AT a time when public officials are held in contempt by the public it would seem foolhardy to say a word for the politicians. With the Durenbergers, Franks, and Barrys of this world telling of living less than exemplary lives, it seems no time to say something positive about public figures. Yet ... I've had an up-front seat on America's political show for many years now, and I remain convinced that politicians are, for the most part, quite an able and (yes, I'll say it!) ethical lot. Indeed, when it comes to character, I've found our public servants several cuts above their critics.
Certainly, they are driven by ambition. And too often they unfairly assail opponents or make promises they cannot keep.
As I write this I am seething over the amount of financial help the beer political action committees provide for reelection campaigns. Little wonder - as Washington Post columnist Colman McCarthy points out - that the beer companies have been successful in persuading Congress to keep taxes low on their product.
Too often, evidence links the influence of heavy contributors to campaign coffers and the way public officials vote when those contributors' interests are at stake.
Fortunately, political careers still attract many of America's best and brightest. It's amazing they are willing to take all the abuse they know they will receive - particularly those who are running for higher state and national offices.
We crucify some of those who seek the presidency. Take Michael Dukakis, a man who looked able at convention time in 1988 but who was somehow transformed into something else by the election result.
No doubt, he was kicked around by George Bush. And he wasn't a very good campaigner. But it's Dukakis's fellow Democrats who treat him with scorn. He had the audacity to lose - badly!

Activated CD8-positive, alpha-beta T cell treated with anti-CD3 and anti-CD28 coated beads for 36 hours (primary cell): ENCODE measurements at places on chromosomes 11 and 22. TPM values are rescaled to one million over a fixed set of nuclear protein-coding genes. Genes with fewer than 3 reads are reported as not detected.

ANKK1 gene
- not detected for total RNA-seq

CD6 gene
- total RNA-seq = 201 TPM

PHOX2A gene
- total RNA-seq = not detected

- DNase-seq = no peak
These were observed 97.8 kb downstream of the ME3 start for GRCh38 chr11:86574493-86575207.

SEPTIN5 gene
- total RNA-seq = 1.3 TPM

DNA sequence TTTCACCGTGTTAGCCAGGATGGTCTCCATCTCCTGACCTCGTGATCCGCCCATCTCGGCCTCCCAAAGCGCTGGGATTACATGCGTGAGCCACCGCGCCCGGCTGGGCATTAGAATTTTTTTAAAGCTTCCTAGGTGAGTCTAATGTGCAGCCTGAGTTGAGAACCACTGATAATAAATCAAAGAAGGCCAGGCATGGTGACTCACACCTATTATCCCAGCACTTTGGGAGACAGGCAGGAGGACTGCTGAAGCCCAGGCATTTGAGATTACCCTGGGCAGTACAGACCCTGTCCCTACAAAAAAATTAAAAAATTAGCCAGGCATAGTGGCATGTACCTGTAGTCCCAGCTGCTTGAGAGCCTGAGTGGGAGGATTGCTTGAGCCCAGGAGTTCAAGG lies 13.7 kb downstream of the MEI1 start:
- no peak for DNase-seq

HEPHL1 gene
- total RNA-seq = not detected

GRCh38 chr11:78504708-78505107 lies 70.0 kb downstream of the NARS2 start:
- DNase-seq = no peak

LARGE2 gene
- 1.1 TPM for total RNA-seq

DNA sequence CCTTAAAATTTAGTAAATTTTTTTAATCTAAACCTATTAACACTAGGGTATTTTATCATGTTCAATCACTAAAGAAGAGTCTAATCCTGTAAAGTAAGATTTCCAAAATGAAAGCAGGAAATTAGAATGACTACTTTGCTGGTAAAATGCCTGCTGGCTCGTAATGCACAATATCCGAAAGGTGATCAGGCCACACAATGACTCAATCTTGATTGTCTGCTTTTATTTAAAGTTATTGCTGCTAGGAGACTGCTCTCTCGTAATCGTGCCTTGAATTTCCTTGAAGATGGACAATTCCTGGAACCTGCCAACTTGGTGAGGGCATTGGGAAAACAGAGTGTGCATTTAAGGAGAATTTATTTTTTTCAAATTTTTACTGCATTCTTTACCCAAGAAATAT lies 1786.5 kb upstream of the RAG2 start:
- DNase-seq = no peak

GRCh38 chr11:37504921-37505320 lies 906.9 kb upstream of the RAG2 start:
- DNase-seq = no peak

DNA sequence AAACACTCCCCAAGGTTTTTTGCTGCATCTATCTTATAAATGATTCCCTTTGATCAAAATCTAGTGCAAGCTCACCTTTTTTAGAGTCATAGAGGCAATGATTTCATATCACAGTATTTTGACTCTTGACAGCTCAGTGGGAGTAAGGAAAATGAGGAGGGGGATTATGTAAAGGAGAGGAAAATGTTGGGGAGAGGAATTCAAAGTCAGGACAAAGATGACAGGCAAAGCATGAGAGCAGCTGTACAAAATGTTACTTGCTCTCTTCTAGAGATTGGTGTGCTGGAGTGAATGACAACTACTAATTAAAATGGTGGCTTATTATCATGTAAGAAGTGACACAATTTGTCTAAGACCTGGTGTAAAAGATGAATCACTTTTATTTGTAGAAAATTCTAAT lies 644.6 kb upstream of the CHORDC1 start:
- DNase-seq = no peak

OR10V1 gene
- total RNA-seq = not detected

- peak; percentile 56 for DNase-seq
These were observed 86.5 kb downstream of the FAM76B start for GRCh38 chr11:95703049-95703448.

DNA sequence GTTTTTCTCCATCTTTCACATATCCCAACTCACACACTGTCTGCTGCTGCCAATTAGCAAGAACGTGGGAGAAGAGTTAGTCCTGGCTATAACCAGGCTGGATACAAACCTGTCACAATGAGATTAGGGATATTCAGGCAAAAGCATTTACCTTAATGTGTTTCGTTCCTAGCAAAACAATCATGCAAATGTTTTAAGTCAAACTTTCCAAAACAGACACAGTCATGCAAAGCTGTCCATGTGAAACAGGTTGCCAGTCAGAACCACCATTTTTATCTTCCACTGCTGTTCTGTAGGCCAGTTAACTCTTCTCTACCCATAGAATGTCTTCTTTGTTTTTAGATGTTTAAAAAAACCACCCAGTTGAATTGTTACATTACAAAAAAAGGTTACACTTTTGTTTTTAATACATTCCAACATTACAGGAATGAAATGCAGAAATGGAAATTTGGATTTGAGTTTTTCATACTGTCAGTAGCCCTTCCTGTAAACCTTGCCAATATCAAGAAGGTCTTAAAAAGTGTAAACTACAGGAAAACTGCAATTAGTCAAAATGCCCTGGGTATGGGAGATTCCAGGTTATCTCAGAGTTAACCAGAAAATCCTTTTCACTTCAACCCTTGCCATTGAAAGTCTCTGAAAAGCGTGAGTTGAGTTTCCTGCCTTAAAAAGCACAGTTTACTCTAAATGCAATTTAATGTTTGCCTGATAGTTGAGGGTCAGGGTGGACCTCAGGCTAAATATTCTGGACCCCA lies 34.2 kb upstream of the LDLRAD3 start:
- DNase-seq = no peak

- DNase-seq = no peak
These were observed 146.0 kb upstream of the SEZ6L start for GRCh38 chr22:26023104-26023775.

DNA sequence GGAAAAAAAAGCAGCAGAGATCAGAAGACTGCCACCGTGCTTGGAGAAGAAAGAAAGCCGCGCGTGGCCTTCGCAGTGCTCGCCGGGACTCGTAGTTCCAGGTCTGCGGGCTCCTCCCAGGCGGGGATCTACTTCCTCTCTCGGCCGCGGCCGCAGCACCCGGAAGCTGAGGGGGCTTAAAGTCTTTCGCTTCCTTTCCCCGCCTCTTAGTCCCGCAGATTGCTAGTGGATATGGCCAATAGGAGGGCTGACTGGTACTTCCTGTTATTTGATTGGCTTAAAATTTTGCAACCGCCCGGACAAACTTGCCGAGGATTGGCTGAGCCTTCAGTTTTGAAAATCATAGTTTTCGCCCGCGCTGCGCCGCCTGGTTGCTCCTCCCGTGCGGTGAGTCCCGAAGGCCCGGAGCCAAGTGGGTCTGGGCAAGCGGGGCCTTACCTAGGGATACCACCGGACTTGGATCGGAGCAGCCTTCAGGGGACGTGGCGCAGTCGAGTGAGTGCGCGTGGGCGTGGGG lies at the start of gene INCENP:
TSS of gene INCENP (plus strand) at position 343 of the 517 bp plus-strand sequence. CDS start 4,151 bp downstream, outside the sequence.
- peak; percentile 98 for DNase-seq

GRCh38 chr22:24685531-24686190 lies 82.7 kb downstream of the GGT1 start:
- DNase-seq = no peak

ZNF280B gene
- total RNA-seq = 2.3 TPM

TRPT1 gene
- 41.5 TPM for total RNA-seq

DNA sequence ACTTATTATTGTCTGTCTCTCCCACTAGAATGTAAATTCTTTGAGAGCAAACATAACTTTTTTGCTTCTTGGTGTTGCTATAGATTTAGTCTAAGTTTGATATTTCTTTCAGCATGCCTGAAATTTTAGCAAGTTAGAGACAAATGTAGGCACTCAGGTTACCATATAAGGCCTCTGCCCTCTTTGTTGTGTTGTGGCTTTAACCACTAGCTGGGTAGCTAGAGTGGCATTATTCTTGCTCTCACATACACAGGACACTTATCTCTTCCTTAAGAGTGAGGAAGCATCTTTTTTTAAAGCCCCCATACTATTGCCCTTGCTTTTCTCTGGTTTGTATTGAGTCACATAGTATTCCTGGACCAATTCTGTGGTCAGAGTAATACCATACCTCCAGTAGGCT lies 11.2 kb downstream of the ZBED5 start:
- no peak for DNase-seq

So politics has left a man once picked by other governors as their best lying bedraggled on the side of the road - a governor made ineffective by the way he has been treated by the system. I feel sorry for Michael Dukakis.
I also feel sorry for another defeated Democratic presidential candidate: George McGovern.
I've never known a more decent man in public life than McGovern. He was pushing the country's leading moral issue, saying Vietnam was a war the US had no business being in. He was ahead of his time. And so in the end he lost everywhere except in Massachusetts and Washington, D.C.
The Democrats were embarrassed by the defeat. Even now I don't hear any among his party's leaders saying that George McGovern was courageously out in front by ``being right'' on Vietnam.
Nor do they ever say the obvious: That if McGovern had beaten Nixon in 1972, there would have never been a Watergate, a scandal that sent this country through an emotional wringer. A defeated Nixon and the Republicans might have faced problems over the break-in, but it would never have rocked the government the way Watergate did.
It is the whole political process that the public distrusts. ``Politics is the art of the possible'' is a phrase often used by Nixon and borrowed from William Pitt who may have picked it up from the Greeks.
Nixon was talking about the compromises that congressmen and presidents must make to get something done. Obviously, he made a compromise that was terribly wrong when he decided to cover up involvement in the Watergate scandal.
But when the necessary compromises are hammered out - as with the current budget negotiations - they inevitably add to this feeling of public distrust and even anger with the way politicians do business.
So it is a difficult climate for politicians to find their way. Some may be less than honest - or capable. But my finding is that most of them measure up in integrity and are highly competent.